Which Chinese city will be the biggest loser in 2020? It’s not Wuhan

27-Nov-2020 Intellasia | South China Morning Post | 6:02 AM Print This Post

Tianjin, one of China’s four municipalities, is expected to drop out of the country’s top 10 cities in terms of economic size this year for the first time since records began.

The municipality’s economic output in the first three quarters of 2020 was 1 trillion yuan (US$151.8 billion), only a third of the size of Shanghai and Beijing, the country’s two largest cities, and below regional economic hubs such as Hangzhou and Nanjing.

Chongqing, China’s third largest municipality, reported economic output of 1.78 trillion yuan in the same period, according to data released by local authorities.

Get the latest insights and analysis from our Global Impact newsletter on the big stories originating in China.

Though the accuracy of municipal economic data in China is always viewed sceptically, the rankings still play a major role in guiding domestic money flows, from property developers to bond investors.

Despite efforts to switch its growth drivers in recent years, it is far from enough to offset the unprecedented [coronavirus] shocks

Amanda Du

Beijing no longer publicly supports ranking cities by gross domestic product (GDP), but the poor performance of Tianjin is grabbing attention in China, as the metropolis of 15.6 million loses relevance on the nation’s economic map.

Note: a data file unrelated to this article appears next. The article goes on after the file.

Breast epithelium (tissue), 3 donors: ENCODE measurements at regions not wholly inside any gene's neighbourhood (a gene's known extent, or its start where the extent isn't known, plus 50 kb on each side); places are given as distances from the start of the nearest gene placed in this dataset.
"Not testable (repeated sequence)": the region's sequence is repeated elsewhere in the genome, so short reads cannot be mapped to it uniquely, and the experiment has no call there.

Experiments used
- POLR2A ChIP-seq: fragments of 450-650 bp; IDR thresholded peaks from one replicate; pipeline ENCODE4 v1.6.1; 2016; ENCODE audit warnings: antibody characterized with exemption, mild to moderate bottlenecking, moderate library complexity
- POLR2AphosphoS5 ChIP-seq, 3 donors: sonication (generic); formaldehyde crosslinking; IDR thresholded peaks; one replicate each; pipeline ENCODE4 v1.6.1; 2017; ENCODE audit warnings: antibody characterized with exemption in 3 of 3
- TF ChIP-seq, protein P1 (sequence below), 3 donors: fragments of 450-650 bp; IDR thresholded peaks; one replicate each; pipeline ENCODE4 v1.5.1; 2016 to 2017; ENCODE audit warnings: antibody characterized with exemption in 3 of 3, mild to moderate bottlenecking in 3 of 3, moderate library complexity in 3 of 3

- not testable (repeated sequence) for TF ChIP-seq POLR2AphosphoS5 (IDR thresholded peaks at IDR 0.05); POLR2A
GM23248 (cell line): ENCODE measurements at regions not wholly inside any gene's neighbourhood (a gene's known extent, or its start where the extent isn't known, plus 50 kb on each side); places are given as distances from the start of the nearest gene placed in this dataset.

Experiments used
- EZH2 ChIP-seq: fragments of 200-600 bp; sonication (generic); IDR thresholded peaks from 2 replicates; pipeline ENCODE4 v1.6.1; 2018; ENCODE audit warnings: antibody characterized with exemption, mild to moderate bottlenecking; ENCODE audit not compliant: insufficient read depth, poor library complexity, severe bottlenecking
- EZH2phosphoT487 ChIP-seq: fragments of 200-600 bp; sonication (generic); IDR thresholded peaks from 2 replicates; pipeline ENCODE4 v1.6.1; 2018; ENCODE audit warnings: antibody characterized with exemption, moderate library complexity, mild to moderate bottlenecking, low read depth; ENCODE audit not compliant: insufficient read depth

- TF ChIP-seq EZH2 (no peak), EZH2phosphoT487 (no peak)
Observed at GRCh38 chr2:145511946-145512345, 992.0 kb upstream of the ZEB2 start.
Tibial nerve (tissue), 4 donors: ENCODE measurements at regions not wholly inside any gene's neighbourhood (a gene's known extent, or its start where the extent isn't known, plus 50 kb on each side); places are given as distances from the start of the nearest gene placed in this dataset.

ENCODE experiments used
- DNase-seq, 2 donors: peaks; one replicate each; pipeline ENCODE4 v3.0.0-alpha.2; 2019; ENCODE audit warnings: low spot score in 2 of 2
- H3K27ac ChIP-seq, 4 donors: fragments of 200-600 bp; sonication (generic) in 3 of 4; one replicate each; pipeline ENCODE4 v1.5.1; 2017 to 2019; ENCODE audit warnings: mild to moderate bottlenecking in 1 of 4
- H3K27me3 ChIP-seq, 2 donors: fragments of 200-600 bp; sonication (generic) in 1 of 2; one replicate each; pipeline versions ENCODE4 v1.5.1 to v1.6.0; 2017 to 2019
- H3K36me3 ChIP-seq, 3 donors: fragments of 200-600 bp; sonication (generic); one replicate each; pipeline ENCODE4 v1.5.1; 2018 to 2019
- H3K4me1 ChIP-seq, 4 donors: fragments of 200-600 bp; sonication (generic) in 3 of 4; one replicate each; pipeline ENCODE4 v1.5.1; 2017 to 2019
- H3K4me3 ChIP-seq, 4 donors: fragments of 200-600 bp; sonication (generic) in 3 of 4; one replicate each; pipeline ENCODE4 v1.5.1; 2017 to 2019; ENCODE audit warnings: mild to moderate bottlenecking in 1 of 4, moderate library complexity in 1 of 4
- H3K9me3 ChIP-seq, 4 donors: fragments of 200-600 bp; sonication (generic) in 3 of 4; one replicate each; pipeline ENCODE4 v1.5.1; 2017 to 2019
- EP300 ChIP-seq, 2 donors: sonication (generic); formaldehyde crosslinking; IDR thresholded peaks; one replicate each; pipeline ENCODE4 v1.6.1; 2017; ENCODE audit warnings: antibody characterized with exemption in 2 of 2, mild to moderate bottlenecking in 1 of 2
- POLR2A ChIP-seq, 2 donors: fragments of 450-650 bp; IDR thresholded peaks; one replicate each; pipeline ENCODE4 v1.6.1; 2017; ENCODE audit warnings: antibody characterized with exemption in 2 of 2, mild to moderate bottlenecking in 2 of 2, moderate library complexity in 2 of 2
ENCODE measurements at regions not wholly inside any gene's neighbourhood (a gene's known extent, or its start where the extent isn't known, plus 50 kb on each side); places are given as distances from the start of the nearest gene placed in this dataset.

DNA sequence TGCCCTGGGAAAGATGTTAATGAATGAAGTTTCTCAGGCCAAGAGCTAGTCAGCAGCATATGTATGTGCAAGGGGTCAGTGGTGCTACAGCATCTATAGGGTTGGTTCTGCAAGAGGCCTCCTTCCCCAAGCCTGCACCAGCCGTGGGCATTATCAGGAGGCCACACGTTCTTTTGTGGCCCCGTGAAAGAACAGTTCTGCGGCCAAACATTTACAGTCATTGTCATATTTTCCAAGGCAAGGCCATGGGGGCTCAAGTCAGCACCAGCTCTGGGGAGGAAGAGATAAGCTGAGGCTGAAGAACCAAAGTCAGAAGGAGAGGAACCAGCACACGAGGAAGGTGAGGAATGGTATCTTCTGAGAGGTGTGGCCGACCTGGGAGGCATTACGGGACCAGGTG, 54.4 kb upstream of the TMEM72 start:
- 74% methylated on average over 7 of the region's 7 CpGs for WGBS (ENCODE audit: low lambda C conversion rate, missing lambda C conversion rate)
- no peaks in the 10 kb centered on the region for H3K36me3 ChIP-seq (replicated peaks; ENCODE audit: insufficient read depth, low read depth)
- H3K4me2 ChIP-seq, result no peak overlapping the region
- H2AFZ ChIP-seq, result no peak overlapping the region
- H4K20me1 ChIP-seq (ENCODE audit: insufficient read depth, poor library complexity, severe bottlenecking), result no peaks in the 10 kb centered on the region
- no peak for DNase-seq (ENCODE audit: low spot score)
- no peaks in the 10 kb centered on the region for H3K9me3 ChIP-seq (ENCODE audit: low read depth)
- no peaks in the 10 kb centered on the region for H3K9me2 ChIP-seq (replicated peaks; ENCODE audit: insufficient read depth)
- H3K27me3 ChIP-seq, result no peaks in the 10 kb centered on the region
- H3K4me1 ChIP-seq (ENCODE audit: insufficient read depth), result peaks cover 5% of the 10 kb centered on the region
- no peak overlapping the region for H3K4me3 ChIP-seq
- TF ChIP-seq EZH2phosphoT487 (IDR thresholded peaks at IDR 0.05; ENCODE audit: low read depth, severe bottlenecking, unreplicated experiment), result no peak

Wuhan, the original epicentre of China’s coronavirus outbreak, reported a rapid recovery of economic activity in the third quarter, bouncing back from a 76-day long lockdown in early April to claim No 10 spot among Chinese cities.

Wuhan’s economy still contracted 10 per cent in the first three quarters of the year, the worst performance of all major cities, while Tianjin reported zero growth in the same period.

The relative economic decline of Tianjin is a cautionary tale of what can happen when a debt-fuelled boom goes bust, a fate many Chinese localities could face in coming years as the central government, Chinese banks and investors become more selective about where to place their money.